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No More Weakly Warriors – Stronger

No More Weakly Warriors – Stronger

Carrying on from Part 1 of the series, in this instalment we are going to talk about the granddaddy king of fitness for mountain biking; strength.

Words: Chris Kilmurray

Chris Kilmurray putting one of his athletes - 2013 Junior World Champion Tahnee Seagrave - to the test.
Chris Kilmurray putting one of his athletes – 2013 Junior World Champion Tahnee Seagrave – to the test.

Once again we will be trying to avoid the quagmires of arguments and opinions on strength training for cyclists by keeping things straight-up-and-simple and by never forgetting that we are mountain bikers not road cyclists; there is a whole load more to strength and its benefits to you than just pedaling performance.

What is the meaning of ‘Strong’?

So what exactly does it mean to be strong? Well, first off it doesn’t mean big. Having what look like large muscles or lots of muscle mass doesn’t mean an individual can co-ordinate their movement to create decent amounts of force never mind actual apply it in such a technically demanding sport as MTB. It’s the ability to co-ordinate the creation of force from your muscles in efficient movement patterns that is the real basis of strength. Basically:

Before we move often we must move well

With that said, the first port of call for any MTBer looking to build strength (or any other physical fitness goal) is to make sure they have adequate mobility or stability around all joints and moving parts of their body.

We’ll look at how to ‘train’ mobility later on in the article but, simply put, without the adequate mobility or stability in your body quality movement is not possible and without quality movement applying force is a lot harder to do especially when meeting the other demands the trail throws up at you!

Poor movement (read excess looseness, tightness, stiffness etc..) will not only lead to a loss of energy through ‘energy leaks’ but it will also create problems in other areas of the body that try to compensate for the lack of or increase in range of motion in another area. For example, very tight hips from lots of driving, seated cycling, sitting in general can cause major problems in the lower back or knees (the joints either side of the offending hip).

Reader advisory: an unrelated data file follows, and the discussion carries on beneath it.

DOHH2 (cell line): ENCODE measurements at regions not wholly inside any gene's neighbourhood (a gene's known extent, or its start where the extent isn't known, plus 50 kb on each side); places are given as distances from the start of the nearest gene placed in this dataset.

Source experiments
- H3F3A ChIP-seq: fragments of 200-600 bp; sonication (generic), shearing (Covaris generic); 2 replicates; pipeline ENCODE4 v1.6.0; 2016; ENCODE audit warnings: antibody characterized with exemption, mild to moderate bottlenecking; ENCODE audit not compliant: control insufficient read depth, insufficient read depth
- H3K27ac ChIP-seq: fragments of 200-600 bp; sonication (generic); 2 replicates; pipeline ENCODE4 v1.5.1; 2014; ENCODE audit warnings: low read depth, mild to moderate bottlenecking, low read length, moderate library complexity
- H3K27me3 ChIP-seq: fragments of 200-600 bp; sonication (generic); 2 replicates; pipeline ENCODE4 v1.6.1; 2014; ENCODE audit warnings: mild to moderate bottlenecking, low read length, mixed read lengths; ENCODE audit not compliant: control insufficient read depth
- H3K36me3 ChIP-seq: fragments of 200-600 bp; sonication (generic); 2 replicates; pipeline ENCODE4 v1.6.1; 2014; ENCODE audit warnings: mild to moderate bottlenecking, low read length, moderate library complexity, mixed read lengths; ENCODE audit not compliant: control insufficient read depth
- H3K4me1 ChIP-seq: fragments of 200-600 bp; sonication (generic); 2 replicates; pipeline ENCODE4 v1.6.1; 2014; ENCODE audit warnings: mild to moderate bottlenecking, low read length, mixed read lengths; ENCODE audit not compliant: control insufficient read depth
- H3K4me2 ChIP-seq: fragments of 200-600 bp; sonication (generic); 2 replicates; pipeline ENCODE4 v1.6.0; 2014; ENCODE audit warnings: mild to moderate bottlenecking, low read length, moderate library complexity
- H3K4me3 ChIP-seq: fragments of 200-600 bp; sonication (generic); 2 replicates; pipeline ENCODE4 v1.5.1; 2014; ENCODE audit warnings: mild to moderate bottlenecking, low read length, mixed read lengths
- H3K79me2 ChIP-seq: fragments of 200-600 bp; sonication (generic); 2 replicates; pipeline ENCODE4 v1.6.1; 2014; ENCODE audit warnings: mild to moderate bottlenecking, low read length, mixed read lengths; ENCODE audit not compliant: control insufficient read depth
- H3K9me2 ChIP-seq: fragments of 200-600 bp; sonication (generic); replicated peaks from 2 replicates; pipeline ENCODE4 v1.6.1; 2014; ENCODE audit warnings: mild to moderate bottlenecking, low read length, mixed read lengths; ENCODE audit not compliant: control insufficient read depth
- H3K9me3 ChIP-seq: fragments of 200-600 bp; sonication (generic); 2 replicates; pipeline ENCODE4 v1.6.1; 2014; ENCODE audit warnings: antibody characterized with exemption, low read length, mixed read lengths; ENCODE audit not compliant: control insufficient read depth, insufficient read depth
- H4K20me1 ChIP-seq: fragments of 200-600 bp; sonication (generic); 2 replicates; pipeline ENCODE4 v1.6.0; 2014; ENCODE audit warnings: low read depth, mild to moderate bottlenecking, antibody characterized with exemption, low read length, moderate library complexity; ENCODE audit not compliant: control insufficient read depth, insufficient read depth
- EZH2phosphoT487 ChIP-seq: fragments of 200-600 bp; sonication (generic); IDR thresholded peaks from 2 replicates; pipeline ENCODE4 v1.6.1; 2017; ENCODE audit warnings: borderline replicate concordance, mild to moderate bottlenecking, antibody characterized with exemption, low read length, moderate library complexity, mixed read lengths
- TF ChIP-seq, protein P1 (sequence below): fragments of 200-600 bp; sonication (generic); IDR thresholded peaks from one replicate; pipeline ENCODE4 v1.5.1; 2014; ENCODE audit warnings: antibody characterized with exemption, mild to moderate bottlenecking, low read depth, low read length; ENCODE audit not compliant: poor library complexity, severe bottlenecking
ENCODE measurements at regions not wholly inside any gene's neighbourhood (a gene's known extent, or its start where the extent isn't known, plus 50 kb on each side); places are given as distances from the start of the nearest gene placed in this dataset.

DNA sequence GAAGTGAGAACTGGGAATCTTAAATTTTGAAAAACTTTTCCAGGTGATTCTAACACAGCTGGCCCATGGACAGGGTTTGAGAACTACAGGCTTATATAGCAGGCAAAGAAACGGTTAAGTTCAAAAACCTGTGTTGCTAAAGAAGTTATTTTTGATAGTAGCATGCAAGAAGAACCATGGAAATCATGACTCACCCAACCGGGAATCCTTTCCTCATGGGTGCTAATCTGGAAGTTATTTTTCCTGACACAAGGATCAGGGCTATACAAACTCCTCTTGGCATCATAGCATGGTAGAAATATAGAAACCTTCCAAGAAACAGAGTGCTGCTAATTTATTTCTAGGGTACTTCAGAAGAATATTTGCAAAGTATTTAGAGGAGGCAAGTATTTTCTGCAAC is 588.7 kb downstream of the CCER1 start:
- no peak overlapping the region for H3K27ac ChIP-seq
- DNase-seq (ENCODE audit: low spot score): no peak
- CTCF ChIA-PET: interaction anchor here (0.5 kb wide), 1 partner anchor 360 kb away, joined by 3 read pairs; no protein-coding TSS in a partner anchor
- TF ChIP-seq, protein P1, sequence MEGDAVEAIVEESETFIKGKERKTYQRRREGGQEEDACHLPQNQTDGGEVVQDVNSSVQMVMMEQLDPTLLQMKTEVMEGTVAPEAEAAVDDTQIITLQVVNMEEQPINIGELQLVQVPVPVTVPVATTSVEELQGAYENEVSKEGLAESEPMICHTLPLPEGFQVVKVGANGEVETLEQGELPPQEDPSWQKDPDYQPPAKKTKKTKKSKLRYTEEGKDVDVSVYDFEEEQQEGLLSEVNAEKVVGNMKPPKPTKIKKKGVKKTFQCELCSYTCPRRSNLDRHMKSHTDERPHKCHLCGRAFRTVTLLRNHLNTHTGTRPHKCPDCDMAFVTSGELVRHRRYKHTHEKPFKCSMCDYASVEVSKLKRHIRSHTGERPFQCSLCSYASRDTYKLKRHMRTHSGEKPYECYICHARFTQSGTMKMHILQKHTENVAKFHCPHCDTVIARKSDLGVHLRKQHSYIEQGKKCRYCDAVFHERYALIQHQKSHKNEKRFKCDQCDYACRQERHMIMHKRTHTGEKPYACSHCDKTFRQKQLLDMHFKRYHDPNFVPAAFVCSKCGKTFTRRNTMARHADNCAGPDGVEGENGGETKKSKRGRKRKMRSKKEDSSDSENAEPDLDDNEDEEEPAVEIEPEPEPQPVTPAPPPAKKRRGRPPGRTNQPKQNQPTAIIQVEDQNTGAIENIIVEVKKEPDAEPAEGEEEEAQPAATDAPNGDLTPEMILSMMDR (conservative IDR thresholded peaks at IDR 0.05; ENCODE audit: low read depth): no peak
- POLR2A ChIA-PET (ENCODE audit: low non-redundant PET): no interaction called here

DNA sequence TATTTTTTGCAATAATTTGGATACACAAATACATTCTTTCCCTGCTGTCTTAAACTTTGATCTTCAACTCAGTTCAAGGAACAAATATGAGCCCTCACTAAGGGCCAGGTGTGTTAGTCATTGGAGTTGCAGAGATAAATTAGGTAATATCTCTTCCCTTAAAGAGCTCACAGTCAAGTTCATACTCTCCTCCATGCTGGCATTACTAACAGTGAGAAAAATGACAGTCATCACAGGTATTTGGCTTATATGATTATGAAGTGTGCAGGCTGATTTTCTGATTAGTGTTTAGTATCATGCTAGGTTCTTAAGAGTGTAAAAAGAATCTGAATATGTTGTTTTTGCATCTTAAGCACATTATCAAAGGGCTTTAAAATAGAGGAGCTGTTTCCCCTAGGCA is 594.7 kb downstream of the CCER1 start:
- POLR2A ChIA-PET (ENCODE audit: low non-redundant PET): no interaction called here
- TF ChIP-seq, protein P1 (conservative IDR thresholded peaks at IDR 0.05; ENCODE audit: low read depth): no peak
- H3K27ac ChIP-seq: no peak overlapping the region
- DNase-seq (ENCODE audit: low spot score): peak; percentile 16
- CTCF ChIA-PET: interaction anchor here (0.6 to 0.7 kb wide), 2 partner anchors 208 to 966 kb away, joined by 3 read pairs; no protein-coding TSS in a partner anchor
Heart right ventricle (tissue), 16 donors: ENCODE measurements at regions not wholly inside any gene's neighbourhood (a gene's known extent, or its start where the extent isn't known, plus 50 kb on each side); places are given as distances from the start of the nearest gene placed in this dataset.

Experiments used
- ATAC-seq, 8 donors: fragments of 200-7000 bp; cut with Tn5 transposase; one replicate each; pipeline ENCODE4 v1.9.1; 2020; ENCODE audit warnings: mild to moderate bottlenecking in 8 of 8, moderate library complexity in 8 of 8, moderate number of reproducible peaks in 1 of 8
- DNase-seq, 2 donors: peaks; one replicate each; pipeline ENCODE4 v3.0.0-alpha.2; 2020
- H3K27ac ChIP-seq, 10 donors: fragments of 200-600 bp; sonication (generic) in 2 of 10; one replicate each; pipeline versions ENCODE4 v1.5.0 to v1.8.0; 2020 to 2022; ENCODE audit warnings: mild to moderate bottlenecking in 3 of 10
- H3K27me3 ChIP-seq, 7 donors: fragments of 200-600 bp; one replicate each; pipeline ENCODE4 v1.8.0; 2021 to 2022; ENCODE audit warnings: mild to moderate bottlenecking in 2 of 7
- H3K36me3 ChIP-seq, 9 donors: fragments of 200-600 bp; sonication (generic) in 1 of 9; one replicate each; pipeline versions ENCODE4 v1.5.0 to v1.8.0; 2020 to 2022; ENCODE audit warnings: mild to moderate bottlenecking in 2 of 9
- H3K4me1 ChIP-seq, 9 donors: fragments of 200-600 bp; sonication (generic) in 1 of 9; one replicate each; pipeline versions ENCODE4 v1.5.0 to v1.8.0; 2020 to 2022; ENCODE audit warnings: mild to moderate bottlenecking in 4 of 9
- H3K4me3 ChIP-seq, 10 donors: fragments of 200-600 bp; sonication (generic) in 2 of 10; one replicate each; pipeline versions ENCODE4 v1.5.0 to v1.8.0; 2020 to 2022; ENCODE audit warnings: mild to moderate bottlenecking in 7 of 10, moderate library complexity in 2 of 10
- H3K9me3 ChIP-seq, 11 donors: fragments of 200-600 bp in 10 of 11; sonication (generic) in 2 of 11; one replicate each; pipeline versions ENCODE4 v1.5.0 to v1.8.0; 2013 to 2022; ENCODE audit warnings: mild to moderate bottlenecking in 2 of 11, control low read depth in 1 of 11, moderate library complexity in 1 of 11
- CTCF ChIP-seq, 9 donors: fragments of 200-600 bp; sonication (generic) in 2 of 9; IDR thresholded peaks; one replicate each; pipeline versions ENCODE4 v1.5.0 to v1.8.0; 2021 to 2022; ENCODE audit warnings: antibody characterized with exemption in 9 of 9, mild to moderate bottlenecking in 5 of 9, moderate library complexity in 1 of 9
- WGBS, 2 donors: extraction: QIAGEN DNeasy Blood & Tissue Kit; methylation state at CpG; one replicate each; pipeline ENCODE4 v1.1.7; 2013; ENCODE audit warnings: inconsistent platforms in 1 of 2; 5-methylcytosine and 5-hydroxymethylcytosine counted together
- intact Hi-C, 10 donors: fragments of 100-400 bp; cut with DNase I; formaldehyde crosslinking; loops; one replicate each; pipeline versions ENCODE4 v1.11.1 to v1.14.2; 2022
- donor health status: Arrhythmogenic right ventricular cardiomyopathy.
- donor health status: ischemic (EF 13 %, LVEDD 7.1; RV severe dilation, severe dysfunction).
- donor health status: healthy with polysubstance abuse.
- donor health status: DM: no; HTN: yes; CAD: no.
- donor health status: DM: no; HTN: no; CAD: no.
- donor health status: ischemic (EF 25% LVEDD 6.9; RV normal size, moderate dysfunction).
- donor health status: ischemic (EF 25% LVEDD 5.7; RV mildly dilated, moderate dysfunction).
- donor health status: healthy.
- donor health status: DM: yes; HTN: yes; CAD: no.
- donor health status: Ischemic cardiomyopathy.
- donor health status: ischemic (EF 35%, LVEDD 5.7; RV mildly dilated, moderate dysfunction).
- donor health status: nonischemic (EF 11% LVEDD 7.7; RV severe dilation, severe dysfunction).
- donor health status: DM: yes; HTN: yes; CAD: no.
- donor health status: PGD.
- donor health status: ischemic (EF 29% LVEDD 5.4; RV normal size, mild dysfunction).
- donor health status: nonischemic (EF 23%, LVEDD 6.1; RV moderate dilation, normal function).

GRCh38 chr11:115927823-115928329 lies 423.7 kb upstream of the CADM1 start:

Creating quality movement is not as clear-cut as being flexible though. Case in point: the lumbar (lower) spine needs to be primarily stable and strong, to move very little. While the hip joint needs to have large range of motion for adequate health and function.

As mentioned above we’ll cover how to address poor mobility later on. A simple 10 minutess four times a week can be life changing, especially to your technique on the bike.

Back to strength

Enough beating around the bush, let’s talk strength: the ability to apply force against an external resistance.

That’s the definition but when we talk ‘strength training’ we are not only talking about improving the ability of the muscles to produce force but training to co-ordinate and apply that force/strength correctly and in a way that will really benefit you on the bike.

Yeti's Cam Cole is another of Chris's athletes and sure is one tough cookie. Here he races in a Superenduro event.
Yeti’s Cam Cole is another of Chris’s athletes and sure is one tough cookie. Here he races in a Superenduro event.

How does that work then? Well we start with a full body, “global” approach to strength. Your body is one unit and likes to act as such. Bodybuilding is a sport in its own right and training “body-parts” as those fine big lads and lassies do will not benefit you on your pushbike. (Weight machines are a waste of a mountain bikers’ time.)

An effective strength training program for a mountain biker should train the torso (I prefer that word to core) to resist movement, like when you get cross-rutted hammering an alpine descent or standing strong in the rough stuff but also to create strong movement, like pushing hard through the bars right from your hips to eek out maximum grip on that loose off-camber.

It should train the upper and lower body to create movement in patterns that will transfer over to your riding, simply, pushing and pulling whether that is horizontally or vertically in the upper body or through your hips and knees in the lower body. Think about how hard you are pulling on the bars to bunny-hop or how hard you drive your weight into the pedals to soak up that big hit on the DH bike.

There should also be a single-sided (unilateral) component to your upper and lower body training and, like we discussed, a mobility and flexibility portion that you can integrate into your warm-up and cool-down that will also work on unilateral deficits like one leg being stronger or more ‘balanced’ than the other. As mentioned, this can wreak havoc and cause all sorts of energy leaks and technique problems.